Wednesday, November 14, 2007

League, Thy Name Is Hubris.

"League officials said that the current contract was far out of line with industry practices in the rest of the country and that they would not sign another one with these provisions."

This doesn't exactly sound like something I'd be bragging about. Imagine a stagehand anywhere seeing this contract detailed for the first time. If the stagehands in NYC have provisions that protect crew size, that have provisions that protect the safe operation of the theatre, that have a viable middle class wages with benefits and I was a stagehand at a venue in a smaller market and I didn't have these things, I'd be pretty honked off. Right to work state or not, ticket prices aren't scaled back that far in most of these tour barns. What do you mean I can't have what the Local One in New York City has? Why the hell not? I’m doing the same work and you’re charging New York prices. The lowest guy makes $1200 a week and I’m making $800 for the same hours? Screw you! Overtime after eight. You bet. You mean that they can’t break the yellow card early? I want that. An extra hour just to mop and so we don’t have to do preset on a wet deck? Not anymore! And they’re getting all that support from the other unions. Maybe I’ll go talk to the Equity deputy and the musicians and see what we can do together”

The League may have just set its world on fire.

3 comments:

A roadguy said...

O.N.S. -

I'm a pink contract man on one of the musicals in town. I'm out on the picketline supporting my fellow union brothers and sisters and totally support local one in it's fight against the league.

But having toured around the country, and having done production in many of the bigger cities (Washington, Seattle, L.A., San Fran, Chicago, etc) I can tell you that there are a lot of work rules in NYC that seem very inflexible and outdated compared to the other cities. For instance, In most other production cities, you can scale back to needed help only (plus department heads) after 8 hours on production shows (not touring yellowing cards).

In a lot of cities the show call starts at hour before curtain, and the mop CAN take place safely during that time. Of course, a lot of productions do ask for an earlier mop. A lot of cities have more flexible meal break rules versus local ones' etched in stone 12pm or 1pm, 5pm or 6pm breaks. A lot of locals will allow a ten hour day with one meal break (5&5).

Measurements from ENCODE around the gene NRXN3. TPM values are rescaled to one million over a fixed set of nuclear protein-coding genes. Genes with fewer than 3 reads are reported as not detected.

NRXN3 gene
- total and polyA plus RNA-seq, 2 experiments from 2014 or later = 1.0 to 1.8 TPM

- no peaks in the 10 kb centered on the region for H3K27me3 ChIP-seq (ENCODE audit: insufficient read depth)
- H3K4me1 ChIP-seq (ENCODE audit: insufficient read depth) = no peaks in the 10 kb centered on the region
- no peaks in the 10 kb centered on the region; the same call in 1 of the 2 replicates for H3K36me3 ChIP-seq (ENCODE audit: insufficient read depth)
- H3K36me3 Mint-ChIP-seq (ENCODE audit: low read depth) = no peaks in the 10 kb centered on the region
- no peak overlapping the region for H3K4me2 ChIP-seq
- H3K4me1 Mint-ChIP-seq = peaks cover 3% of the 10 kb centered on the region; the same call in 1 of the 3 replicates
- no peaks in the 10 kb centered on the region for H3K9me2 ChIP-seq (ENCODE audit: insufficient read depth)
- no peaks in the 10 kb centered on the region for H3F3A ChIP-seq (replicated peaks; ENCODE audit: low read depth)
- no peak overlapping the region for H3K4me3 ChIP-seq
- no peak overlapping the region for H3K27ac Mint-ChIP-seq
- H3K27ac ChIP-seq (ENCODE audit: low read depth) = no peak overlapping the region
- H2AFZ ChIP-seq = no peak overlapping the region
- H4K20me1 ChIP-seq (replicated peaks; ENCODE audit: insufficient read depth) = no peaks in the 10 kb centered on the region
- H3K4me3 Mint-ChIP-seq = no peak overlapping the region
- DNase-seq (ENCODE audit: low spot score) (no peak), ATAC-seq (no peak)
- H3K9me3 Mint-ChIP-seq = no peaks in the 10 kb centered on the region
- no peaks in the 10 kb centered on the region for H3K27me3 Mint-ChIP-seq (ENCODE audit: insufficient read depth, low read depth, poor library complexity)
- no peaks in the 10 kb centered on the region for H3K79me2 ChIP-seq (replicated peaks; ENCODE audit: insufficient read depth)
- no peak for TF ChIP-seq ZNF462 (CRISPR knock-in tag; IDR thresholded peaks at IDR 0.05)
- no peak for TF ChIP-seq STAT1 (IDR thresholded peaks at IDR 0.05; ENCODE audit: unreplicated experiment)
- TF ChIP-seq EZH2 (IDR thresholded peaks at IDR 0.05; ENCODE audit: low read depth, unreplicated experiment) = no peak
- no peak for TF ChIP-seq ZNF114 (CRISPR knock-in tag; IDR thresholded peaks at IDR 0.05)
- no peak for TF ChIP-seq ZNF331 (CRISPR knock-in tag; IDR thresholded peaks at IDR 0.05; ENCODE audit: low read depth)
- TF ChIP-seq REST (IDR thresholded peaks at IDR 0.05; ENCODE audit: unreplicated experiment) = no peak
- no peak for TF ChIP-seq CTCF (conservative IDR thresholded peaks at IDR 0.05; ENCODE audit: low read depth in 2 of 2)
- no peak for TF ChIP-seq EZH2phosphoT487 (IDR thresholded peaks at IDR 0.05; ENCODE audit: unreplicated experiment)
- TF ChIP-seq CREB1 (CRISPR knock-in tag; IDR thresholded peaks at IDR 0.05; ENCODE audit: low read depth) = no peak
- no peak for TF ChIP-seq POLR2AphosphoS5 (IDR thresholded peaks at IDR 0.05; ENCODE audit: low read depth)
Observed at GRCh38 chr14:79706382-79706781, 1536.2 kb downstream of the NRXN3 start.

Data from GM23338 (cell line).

My point is, don't assume that the other locals around the country will have blanket support for all of the local one work rules. Be careful how you present your arguements. $800 in some smaller markets IS the same as $1200 in NYC. I can't recall playing a local that doesn't have an 8 hour overtime rule for theatrical (some corporate gigs, where the rates are higher, are 10 hours before overtime).

Again, I'm completely supporting local one. Just suggesting that you be cautious when using the work rules as an arguement to the public.

Anonymous said...

Just wanted to let you know that I'm enjoying your writing - bummer about the rain today! I'm packing extra umbrellas.

Also - your link to Steve On Broadway's blog is broken - there's an extra "http" in there. Great blog - you are introducing me to stuff I never knew existed.

One NYC StageHand said...

Roadguy, my point was that in the struggle to maintain Broadway and good middle class standards for working stagehands everywhere, why engage in a race to the bottom? From your point of view, perhaps the out of town rules worked just fine, maximum flexibility for a minimum of cost. Doesn't necessarily mean that the local crew doesn't want or will not end up demanding theses same conditions. If the theatre is the only one in town, perhaps, but not in NYC, with the multiple theatres with the same owner. It benefits the owner to consider show call a "fee" rather than an hourly call as this allows for crew to do work calls in two different houses for the same owner and not to incur overtime. NYC is unique and it has unique rules. It has it's benefits and it's drawbacks, none of which, to my mind, are worth going to war over.